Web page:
Analyzing mutations in single cells by next-generation sequencing requires whole genome amplification (WGA), which suffers from artifacts. We recently developed a new protocol, i.e. Single-Cell Multiple Displacement Amplification (SCMDA), with a single-cell variant caller (SCcaller), to accurately identify somatic mutations across the genome from a single cell after whole genome amplification.26 The procedure was validated by directly comparing mutation frequency and spectrum between amplified single cells and unamplified clones derived from cells in the same population of early passage, human primary fibroblasts. We also sequenced SCMDA-amplified single cells and non-amplified clones derived from the same clone, reasoning that there should be significant overlap between the single cells and their kindred clone. The entire procedure is schematically depicted in Figure 2.

Figure 2
Schematic representation of validating mutation detection using single-cell sequencing after whole genome amplification. Mutations identified using whole genome sequencing of single human, primary fibroblasts after amplification and in unamplified clones ...

The number of somatic mutations in human primary fibroblasts was about 1000, in the same range as the numbers in unamplified clones (Figure 3). While slightly lower than the numbers observed in the aforementioned clonal organoid cultures, it should be noted that those are representative of stem cells. There is evidence that stem cells have lower somatic mutation frequencies than normal cells,27,28 but we have thus far not directly compared the two types of cells using our SCMDA technology.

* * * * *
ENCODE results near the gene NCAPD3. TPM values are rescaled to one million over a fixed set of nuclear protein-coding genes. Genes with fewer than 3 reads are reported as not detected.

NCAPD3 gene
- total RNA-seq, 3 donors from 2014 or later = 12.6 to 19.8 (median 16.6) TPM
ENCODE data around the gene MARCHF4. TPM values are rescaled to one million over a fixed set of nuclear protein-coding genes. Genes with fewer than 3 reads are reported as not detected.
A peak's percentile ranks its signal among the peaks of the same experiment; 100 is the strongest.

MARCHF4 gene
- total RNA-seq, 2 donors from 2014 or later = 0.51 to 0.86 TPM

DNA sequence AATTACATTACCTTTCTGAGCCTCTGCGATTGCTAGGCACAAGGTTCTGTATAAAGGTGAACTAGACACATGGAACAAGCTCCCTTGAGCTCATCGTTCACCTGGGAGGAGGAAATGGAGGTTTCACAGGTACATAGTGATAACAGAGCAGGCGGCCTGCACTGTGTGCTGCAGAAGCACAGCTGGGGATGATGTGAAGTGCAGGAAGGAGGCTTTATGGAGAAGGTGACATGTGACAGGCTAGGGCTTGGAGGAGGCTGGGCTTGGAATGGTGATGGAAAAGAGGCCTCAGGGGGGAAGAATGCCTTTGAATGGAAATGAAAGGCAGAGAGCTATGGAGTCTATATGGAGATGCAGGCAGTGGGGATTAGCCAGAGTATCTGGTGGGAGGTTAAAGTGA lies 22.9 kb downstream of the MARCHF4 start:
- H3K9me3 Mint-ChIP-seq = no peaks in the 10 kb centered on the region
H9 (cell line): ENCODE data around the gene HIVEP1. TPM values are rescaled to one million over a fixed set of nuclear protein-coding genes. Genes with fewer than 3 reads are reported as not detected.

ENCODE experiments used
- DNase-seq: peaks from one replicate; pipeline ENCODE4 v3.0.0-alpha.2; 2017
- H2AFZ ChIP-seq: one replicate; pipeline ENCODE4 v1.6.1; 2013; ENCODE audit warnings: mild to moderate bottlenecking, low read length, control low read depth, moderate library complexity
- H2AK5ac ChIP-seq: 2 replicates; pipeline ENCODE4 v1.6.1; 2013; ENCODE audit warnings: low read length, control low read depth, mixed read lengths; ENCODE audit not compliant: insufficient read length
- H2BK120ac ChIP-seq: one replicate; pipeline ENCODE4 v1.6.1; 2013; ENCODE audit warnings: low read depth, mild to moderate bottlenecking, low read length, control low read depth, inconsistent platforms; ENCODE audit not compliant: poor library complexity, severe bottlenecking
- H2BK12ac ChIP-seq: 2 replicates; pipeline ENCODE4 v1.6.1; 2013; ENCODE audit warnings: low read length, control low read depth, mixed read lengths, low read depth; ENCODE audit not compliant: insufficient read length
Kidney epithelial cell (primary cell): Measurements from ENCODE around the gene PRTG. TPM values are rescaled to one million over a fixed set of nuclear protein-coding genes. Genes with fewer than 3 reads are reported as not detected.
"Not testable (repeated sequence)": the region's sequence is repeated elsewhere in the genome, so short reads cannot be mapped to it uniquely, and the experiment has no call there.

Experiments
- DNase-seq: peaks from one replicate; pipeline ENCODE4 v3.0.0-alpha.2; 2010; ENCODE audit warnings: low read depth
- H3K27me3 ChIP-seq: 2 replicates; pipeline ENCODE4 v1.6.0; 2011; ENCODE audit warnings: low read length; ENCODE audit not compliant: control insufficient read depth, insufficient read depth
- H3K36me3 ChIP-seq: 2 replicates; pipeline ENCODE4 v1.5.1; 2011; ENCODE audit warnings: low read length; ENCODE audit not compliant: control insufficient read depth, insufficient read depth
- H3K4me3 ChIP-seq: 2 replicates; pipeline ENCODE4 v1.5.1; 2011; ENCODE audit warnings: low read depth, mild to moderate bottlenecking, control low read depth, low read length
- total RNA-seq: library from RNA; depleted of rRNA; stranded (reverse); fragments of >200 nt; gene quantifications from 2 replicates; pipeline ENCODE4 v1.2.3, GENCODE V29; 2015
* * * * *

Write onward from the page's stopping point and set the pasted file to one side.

Figure 3
Somatic mutation frequency in human primary fibroblasts as determined by whole genome sequencing of unamplified DNA from clones and from SCMDA-amplified single cells from the same population. Error bars indicate S.D. After Dong et al.26 (A color ...

Interestingly, these somatic mutation frequencies are much higher than the germline mutation frequency. In humans, the germline mutation frequency has been determined by whole genome sequencing of parents and children and calling de novo mutations in the offspring. This resulted in a germline mutation frequency of 1.2 ×10−8,29 confirming earlier indirect estimates.30,31 When directly comparing the somatic mutation frequencies observed by us in primary human and mouse fibroblasts with the germline mutation frequencies obtained as described above, by sequencing parents and children in both mice and humans, we observed an almost two orders of magnitude higher somatic mutation frequency.32

An interesting question that arises from the observation of such a high level of base substitution mutations in somatic cells is why we do not suffer from a much higher frequency of cancers than we do. Indeed, assuming that a typical organ such as liver, contains 1012 cells and that there are 6 × 109 base pairs per human genome, at a mutation load per cell of about 1000, there should be multiple mutational hits per nucleotide. The most likely explanation as to why this does not result in cancer much more frequently is that many mutant cells may be eliminated, for example, through apoptosis or via the immune system. Indeed, overall mutation load of tumors correlates with neoantigen load.33 Furthermore, mutations alone are insufficient in causing cancer and require a permissive microenvironment.34